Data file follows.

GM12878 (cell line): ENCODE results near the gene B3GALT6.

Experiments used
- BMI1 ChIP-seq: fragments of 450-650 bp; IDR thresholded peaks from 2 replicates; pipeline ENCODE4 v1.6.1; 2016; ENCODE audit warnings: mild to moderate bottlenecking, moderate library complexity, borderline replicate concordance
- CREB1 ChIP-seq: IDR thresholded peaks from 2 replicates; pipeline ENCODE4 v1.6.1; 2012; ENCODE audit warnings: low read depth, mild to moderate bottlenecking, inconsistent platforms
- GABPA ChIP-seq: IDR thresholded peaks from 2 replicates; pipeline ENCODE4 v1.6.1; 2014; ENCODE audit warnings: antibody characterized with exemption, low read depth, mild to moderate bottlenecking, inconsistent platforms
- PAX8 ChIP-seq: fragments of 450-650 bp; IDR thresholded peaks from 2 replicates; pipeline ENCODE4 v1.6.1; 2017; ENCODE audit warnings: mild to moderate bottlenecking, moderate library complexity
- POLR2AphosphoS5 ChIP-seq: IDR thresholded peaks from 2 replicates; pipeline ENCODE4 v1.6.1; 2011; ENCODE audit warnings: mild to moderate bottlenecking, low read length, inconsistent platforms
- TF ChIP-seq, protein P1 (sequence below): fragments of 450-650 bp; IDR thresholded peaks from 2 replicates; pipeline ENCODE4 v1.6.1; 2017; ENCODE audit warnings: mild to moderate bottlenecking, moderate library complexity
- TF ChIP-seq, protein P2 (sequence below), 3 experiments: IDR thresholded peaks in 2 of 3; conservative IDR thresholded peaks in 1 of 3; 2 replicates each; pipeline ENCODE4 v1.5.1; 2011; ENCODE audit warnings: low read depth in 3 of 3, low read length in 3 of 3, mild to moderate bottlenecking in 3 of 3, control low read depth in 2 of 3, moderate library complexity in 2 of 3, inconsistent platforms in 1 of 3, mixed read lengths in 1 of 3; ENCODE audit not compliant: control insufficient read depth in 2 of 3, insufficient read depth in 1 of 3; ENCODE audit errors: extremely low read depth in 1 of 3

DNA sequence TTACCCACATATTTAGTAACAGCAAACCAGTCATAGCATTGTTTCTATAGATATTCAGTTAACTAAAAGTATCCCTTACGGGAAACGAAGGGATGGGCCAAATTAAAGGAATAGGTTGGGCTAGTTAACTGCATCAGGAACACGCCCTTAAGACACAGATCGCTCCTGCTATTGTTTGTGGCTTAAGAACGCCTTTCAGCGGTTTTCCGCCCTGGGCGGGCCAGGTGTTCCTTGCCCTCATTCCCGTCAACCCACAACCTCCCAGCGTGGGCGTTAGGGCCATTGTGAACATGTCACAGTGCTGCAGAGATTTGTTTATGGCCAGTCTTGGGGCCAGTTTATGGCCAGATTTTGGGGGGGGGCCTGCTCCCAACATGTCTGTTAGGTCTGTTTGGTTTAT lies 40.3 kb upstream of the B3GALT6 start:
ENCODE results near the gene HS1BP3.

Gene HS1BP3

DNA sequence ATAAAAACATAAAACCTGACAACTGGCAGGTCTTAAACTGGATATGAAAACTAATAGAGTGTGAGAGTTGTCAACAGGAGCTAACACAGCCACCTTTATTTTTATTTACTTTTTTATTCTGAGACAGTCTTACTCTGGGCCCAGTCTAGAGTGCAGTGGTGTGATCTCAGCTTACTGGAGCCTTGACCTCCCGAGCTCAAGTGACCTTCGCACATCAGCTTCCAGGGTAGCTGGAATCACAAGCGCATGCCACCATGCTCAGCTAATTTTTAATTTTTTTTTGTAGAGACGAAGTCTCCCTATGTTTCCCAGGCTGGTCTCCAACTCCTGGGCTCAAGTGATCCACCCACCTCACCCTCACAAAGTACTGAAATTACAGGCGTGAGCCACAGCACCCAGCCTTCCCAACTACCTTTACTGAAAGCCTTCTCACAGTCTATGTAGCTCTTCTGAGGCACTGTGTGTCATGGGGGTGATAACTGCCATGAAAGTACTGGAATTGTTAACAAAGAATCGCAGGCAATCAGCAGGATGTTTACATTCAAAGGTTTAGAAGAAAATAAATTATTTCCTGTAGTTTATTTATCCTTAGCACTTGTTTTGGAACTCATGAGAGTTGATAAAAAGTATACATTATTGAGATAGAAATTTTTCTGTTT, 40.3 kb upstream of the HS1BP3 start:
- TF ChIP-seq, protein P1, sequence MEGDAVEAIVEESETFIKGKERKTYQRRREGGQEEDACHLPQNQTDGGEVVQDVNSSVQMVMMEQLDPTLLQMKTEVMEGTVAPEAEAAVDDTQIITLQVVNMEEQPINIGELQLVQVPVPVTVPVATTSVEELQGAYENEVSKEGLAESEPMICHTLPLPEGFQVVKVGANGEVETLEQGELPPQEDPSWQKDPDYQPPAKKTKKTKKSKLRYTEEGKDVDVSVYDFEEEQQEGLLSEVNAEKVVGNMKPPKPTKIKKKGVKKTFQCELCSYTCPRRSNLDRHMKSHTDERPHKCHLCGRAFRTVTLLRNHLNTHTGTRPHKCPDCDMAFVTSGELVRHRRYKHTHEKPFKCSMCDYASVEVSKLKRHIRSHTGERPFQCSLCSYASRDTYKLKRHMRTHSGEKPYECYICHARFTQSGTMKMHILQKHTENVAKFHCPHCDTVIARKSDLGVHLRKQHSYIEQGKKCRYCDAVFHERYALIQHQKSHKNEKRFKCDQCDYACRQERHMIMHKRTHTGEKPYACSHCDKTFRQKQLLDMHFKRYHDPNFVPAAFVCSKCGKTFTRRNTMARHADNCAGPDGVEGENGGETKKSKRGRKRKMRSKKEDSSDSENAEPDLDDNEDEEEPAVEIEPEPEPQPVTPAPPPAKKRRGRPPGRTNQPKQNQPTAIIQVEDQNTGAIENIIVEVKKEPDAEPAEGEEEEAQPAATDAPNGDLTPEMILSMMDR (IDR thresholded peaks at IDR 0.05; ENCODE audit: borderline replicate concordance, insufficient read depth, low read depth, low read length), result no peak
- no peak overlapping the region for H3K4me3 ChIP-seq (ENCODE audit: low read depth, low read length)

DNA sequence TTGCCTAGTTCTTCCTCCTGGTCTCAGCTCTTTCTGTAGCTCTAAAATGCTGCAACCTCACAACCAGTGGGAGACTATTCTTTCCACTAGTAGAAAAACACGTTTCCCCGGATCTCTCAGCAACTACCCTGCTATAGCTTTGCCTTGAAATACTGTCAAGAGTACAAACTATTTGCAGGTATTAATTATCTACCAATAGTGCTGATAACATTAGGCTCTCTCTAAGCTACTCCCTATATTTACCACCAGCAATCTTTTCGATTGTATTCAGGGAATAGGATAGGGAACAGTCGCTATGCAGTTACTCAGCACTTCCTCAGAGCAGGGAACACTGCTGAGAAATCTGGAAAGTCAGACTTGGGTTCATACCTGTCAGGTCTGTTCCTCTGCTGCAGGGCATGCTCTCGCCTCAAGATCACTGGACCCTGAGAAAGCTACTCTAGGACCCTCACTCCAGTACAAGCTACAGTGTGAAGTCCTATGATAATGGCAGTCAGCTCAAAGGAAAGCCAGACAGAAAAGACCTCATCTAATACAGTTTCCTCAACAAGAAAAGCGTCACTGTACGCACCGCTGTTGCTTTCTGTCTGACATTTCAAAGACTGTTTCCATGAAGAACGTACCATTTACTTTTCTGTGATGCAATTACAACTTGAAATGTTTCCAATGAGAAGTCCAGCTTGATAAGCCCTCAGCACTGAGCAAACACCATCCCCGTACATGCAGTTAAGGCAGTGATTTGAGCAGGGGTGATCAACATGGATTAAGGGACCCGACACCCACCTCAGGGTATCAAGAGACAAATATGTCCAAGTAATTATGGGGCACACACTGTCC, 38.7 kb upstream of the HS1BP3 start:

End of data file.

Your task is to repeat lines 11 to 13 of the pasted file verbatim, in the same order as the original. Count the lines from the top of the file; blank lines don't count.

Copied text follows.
ENCODE results near the gene HS1BP3.

Gene HS1BP3

DNA sequence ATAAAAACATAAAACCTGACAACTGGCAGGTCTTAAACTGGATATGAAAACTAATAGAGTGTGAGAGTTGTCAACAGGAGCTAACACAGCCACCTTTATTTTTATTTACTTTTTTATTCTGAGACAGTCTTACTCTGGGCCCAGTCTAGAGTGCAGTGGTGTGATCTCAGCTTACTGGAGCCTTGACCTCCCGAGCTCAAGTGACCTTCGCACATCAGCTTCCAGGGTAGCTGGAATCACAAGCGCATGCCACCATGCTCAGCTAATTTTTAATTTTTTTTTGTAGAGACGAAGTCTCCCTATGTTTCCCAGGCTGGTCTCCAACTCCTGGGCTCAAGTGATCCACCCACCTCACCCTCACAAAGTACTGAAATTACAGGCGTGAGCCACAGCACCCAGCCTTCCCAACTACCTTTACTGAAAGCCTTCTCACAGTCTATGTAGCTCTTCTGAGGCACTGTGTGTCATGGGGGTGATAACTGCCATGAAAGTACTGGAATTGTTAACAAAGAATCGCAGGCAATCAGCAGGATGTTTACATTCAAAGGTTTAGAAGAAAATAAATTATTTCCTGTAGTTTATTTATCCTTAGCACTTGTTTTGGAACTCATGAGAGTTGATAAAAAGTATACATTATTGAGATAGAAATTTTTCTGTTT, 40.3 kb upstream of the HS1BP3 start: